Document Type

Journal Article

Publication Title

Australian Journal of Rural Health

Publisher

Wiley

School

School of Nursing and Midwifery

Funders

This project was financially supported by the West Australian Department of Health and an Australian Postgraduate Award. Open access publishing facilitated by Edith Cowan University, as part of the Wiley - Edith Cowan University agreement via the Council of Australian University Librarians.

Comments

McCullough, K., Bayes, S., Whitehead, L., Williams, A., & Cope, V. (2022). Nursing in a different world: Remote area nursing as a specialist–generalist practice area. Australian Journal of Rural Health. Advance online publication. https://doi.org/10.1111/ajr.12899

Abstract

Objective

Remote area nurses provide primary health care services to isolated communities across Australia. They manage acute health issues, chronic illness, health promotion and emergency responses. This article discusses why their generalist scope of practice should be formally recognised as a specialist nursing practice area.

Design

Constructivist grounded theory, using telephone interviews (n = 24) with registered nurses and nurse practitioners.

Setting

Primary health care clinics, in communities of 150–1500 residents across Australia.

Participants

A total of 24 nurses participated in this study.

Results

Nurses' perceived their clinical knowledge and skill as insufficient for the advanced, generalist, scope of practice in the remote context, especially when working alone. Experience in other settings was inadequate preparation for working in remote areas. Knowledge and skill developed on the job, with formal learning, such as nurse practitioner studies, extending the individual nurse's scope of practice to meet the expectations of the role, including health promotion.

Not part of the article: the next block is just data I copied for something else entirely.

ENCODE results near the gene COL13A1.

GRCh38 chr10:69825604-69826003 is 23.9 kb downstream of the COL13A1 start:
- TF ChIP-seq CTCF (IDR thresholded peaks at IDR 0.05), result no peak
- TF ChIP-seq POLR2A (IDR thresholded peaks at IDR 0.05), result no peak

Conclusion

Remote area nursing requires different knowledge and skills from those found in any other nursing practice setting. This study supports the claim that remote area nursing is a specialist–generalist role and presents a compelling case for further examination of the generalist education and support needs of these nurses. Combined with multidisciplinary collaboration, developing clinical knowledge and skill across the primary health care spectrum increased the availability of health resources and subsequently improved access to care for remote communities. Further research is required to articulate the contemporary scope of practice of remote area nurses to differentiate their role from that of nurse practitioners.

DOI

10.1111/ajr.12899

Creative Commons License

Creative Commons Attribution 4.0 License
This work is licensed under a Creative Commons Attribution 4.0 License.

Included in

Nursing Commons

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